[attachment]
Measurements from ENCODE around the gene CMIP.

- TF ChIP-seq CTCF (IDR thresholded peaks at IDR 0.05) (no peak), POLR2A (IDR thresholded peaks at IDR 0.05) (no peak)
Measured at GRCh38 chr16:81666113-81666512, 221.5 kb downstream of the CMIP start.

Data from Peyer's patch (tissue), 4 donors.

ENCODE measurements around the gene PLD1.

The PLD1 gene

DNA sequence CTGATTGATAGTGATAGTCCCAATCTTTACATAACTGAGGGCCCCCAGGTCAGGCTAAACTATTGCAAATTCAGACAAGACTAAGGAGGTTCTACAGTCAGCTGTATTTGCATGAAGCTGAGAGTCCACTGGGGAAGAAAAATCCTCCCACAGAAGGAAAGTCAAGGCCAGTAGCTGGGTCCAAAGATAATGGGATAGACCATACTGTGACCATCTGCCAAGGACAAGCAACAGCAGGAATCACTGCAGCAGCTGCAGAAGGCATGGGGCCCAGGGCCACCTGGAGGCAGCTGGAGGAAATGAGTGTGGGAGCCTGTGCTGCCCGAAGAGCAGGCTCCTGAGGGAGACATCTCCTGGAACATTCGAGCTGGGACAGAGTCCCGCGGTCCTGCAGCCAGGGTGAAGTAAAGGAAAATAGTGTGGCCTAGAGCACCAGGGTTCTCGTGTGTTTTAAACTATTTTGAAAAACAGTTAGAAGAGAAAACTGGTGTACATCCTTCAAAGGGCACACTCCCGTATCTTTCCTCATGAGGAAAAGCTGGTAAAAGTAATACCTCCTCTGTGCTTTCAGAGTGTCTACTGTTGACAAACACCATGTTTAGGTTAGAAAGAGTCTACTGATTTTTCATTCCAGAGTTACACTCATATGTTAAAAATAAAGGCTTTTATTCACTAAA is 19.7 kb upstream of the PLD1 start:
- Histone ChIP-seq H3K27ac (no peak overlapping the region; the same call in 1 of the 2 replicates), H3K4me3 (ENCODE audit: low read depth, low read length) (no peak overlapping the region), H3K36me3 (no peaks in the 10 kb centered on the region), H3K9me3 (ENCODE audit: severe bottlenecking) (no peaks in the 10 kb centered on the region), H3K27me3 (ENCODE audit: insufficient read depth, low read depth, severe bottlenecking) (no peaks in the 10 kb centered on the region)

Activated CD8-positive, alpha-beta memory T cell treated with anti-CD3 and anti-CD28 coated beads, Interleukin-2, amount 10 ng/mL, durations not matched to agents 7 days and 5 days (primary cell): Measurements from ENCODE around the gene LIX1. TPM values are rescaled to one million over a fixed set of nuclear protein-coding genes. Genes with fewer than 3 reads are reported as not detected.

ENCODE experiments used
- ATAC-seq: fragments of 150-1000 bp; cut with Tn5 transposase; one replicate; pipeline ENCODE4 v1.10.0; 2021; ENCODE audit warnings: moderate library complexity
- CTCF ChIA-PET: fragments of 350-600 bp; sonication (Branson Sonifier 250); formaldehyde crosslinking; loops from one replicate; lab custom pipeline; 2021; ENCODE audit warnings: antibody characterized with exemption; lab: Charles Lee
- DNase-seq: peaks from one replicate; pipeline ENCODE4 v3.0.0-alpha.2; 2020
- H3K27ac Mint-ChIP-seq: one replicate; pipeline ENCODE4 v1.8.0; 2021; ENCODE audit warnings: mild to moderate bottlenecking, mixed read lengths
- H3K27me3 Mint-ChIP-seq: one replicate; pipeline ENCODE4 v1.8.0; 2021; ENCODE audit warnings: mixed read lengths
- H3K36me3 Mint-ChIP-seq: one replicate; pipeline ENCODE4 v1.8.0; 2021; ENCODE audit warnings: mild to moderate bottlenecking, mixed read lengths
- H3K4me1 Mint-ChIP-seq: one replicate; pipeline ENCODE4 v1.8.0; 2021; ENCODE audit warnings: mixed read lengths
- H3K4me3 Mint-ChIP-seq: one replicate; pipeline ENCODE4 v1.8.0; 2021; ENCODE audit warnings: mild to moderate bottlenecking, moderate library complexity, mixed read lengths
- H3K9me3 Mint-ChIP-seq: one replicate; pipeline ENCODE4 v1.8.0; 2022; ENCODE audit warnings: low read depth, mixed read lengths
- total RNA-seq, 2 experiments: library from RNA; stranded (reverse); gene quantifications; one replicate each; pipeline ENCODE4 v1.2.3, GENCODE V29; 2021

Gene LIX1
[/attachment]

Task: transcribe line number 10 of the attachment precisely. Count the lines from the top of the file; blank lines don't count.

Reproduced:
ENCODE experiments used